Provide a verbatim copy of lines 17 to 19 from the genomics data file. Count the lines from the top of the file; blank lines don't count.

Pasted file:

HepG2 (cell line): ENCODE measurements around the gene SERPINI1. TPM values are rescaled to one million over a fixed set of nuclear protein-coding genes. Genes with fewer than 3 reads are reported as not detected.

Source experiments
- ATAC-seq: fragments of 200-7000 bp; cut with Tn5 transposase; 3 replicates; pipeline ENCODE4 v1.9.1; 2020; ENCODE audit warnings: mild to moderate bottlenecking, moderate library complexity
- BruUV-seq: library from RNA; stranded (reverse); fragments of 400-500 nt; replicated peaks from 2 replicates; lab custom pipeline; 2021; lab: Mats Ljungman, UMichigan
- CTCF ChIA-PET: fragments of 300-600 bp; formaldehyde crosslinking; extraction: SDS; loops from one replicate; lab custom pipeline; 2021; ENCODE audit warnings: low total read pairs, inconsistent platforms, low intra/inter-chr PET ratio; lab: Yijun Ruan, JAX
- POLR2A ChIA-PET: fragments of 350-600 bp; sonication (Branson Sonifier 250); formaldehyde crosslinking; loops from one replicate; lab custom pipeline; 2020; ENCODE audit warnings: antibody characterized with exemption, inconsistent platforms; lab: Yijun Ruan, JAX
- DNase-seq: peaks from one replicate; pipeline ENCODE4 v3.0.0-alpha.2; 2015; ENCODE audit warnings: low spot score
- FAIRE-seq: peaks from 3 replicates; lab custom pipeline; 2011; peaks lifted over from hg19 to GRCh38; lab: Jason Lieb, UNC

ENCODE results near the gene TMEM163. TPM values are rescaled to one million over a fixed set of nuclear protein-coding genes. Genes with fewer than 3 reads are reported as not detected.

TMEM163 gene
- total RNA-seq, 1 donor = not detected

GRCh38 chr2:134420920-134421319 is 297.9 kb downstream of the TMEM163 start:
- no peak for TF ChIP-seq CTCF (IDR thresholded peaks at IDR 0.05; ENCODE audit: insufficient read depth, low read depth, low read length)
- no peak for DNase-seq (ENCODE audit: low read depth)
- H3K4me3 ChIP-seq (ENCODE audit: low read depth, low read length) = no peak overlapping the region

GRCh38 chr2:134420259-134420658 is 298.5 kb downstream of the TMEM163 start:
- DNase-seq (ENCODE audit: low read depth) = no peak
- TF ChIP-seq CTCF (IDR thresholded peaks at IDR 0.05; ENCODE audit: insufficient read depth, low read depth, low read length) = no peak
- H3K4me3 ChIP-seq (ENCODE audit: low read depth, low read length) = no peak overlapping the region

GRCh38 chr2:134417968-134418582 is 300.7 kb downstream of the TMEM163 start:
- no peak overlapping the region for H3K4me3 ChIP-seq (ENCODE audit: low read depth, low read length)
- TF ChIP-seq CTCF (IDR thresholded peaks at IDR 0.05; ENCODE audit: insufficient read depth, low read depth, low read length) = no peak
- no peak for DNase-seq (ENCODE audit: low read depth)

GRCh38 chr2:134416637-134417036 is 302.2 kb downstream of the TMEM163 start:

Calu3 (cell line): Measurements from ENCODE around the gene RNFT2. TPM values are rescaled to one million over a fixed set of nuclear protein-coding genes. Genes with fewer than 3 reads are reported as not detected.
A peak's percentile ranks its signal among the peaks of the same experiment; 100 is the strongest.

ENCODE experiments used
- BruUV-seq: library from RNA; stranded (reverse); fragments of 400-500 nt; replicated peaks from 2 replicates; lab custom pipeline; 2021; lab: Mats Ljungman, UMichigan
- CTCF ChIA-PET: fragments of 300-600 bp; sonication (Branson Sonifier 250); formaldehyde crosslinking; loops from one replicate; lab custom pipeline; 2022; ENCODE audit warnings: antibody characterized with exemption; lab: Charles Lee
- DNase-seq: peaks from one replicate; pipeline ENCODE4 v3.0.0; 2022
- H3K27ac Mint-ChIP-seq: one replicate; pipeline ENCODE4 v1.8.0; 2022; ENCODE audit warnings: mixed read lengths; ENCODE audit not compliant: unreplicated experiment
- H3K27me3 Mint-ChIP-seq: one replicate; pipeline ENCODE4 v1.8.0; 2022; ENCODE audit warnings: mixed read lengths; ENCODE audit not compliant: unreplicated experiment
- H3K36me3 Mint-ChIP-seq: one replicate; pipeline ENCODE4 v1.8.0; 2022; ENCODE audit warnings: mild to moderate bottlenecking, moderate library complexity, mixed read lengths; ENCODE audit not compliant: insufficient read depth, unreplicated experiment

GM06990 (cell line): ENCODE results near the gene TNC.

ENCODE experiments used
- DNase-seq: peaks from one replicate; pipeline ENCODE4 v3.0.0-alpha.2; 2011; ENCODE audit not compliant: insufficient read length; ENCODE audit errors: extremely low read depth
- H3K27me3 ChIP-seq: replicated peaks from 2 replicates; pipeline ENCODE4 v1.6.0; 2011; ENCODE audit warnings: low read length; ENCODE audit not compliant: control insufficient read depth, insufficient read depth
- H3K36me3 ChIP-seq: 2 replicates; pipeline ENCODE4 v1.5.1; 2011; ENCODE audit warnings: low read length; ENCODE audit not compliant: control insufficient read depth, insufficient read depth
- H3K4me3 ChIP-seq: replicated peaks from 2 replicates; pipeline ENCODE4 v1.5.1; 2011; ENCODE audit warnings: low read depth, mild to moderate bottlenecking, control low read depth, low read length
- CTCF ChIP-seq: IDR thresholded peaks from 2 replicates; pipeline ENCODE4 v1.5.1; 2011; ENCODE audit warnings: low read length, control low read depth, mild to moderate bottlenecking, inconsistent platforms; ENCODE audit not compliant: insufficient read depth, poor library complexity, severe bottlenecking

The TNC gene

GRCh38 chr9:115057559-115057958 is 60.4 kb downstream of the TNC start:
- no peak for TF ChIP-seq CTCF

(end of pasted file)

- DNase-seq (ENCODE audit: low read depth) = no peak
- TF ChIP-seq CTCF (IDR thresholded peaks at IDR 0.05; ENCODE audit: insufficient read depth, low read depth, low read length) = no peak
- H3K4me3 ChIP-seq (ENCODE audit: low read depth, low read length) = no peak overlapping the region